Isn’t it sad that we are now facing a food crisis when we were once one of the world’s top agricultural countries? This could be an indirect effect of the one-billion-peso fertilizer scam that was allegedly used to fund President Arroyo’s election. If it was used properly and for the right purpose, then we might not be facing this crisis now or if we do, the effect wouldn’t be as worse.

We at Team RP believe that a fight for change and reforms continues regardless of who becomes the president, vice president, senators, congressmen, etc. We are doing this because we believe that many of our government leaders have failed us and that its time for all of us to take control of our own future and work together for that genuine and lasting change that we all want to see in our country.

Let’s quit making excuses, being inactive, hopeless, indifferent and whiny; these all amount to nothing if we ourselves don’t participate in proactive solutions. 2010 is a big deal for all of us. We will vote for the Philippines’ next top leader in less than two years. Our decision on who will lead us to progress and prosperity is a very important one that could potentially change the course of the country’s future.

Change is now. Hope lies not in our country’s leaders and those in power but in every Filipino. Change does not happen overnight, but when we work together, it can happen in 22 months.

IamChange2010 is a joint project of the Ateneo de Manila School of Government and Team RP. It aims to get the young Filipinos to register and vote in the coming 2010 Presidential elections and educate them on various issues concerning elections. For inquiries, you may also contact Kai at +63 2 4265657.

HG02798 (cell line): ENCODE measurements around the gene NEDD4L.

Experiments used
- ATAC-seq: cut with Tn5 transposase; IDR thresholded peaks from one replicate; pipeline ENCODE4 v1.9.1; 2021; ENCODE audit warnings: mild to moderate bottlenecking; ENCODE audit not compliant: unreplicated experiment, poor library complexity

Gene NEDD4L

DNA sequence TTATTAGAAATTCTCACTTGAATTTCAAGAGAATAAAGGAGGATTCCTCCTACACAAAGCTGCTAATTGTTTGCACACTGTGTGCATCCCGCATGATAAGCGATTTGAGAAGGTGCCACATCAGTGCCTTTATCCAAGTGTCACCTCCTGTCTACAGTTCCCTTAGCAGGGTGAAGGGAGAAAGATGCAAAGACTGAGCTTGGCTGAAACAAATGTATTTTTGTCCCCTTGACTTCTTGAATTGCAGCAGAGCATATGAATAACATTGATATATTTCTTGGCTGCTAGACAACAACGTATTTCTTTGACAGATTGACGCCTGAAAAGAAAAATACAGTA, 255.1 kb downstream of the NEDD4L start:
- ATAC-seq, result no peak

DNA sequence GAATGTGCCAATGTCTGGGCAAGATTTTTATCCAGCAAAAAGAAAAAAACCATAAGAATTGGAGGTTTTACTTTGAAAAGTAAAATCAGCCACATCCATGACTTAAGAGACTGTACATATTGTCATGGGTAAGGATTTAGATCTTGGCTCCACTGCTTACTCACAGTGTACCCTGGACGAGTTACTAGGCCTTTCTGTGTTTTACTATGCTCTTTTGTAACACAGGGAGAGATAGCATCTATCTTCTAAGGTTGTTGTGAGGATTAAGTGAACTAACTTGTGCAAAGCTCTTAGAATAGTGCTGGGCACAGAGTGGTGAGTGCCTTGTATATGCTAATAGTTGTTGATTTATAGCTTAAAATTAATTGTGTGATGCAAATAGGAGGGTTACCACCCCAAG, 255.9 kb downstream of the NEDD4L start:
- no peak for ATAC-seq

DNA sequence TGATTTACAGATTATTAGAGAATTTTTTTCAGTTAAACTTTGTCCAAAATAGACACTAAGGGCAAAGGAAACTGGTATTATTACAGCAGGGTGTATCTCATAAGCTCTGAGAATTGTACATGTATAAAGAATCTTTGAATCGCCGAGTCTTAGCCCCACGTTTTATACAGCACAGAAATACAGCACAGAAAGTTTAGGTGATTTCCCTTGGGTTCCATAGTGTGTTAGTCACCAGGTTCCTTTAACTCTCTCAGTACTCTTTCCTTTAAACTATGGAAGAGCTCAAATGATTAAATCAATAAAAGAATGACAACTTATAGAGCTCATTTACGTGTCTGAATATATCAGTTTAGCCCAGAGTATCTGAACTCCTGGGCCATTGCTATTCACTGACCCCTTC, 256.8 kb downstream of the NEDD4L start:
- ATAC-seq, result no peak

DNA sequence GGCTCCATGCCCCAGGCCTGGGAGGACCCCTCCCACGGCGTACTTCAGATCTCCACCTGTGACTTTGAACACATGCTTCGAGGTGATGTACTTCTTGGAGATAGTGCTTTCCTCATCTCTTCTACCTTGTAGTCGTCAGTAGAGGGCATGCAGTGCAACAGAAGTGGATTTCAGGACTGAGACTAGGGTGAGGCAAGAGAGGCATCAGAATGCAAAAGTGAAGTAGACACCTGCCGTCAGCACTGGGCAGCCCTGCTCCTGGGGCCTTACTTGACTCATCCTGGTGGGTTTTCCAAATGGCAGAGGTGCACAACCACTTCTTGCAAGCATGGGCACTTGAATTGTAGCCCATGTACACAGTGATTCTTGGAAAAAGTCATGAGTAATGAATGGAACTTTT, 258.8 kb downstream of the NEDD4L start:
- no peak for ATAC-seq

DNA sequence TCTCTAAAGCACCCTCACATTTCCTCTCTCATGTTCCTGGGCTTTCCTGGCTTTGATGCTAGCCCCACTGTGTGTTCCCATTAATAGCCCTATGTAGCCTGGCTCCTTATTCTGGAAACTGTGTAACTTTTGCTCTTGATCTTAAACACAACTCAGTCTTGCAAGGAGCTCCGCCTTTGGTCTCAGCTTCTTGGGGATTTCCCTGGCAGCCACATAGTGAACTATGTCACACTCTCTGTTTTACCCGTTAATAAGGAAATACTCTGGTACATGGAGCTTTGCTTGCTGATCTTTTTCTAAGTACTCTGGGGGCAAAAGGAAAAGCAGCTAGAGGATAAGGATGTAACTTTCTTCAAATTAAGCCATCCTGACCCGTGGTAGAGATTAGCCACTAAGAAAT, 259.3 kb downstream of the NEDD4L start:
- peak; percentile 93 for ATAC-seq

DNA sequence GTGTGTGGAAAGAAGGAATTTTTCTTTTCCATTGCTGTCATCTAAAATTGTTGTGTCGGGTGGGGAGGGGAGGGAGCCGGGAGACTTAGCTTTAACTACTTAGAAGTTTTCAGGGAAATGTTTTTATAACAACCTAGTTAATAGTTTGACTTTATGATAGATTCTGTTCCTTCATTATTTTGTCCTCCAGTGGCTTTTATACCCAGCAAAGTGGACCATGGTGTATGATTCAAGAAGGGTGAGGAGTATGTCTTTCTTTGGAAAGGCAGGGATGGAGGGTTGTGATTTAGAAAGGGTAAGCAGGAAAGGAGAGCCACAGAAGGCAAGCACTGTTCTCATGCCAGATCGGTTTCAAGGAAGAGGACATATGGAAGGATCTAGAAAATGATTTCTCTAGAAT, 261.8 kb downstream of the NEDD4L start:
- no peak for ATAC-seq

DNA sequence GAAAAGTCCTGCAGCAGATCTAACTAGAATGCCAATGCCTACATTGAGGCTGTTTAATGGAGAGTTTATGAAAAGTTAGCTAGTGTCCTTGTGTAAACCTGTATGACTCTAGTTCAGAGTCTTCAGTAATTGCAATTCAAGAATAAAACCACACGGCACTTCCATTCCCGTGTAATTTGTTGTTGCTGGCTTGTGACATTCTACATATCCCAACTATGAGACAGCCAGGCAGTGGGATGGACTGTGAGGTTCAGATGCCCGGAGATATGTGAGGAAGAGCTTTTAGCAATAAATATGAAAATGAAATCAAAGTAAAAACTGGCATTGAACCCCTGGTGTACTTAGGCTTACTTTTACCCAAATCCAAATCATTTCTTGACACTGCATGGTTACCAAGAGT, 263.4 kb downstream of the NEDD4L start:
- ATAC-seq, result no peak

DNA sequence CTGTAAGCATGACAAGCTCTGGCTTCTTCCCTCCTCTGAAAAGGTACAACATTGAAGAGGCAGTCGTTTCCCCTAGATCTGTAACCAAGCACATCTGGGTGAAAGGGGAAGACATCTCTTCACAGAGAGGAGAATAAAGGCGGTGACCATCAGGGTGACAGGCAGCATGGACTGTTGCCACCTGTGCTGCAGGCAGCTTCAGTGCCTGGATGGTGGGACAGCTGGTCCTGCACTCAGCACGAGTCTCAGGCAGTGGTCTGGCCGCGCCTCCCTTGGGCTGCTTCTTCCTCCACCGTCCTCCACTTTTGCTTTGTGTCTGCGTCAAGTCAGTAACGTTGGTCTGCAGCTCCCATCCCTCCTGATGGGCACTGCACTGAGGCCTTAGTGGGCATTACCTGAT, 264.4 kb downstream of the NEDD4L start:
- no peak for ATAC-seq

posted by: aleta

Wednesday, September 5, 2007

Student governments urge abolition of ‘non-performing’ SK

By Vincent Cabreza
Last updated 08:10pm (Mla time) 09/05/2007

BAGUIO CITY, Philippines -- The country's student governments want the abolition of the "non-performing" Sangguniang Kabataan (SK or youth councils), now that Congress has begun deliberations on the fate of the barangay (village) and SK elections scheduled next month.

In a September 5 manifesto issued on Tuesday at the close of the National Leadership Training for Student Government Officers at Teachers Camp here, the student leaders said they would launch a letter-writing campaign to draw attention to their appeal.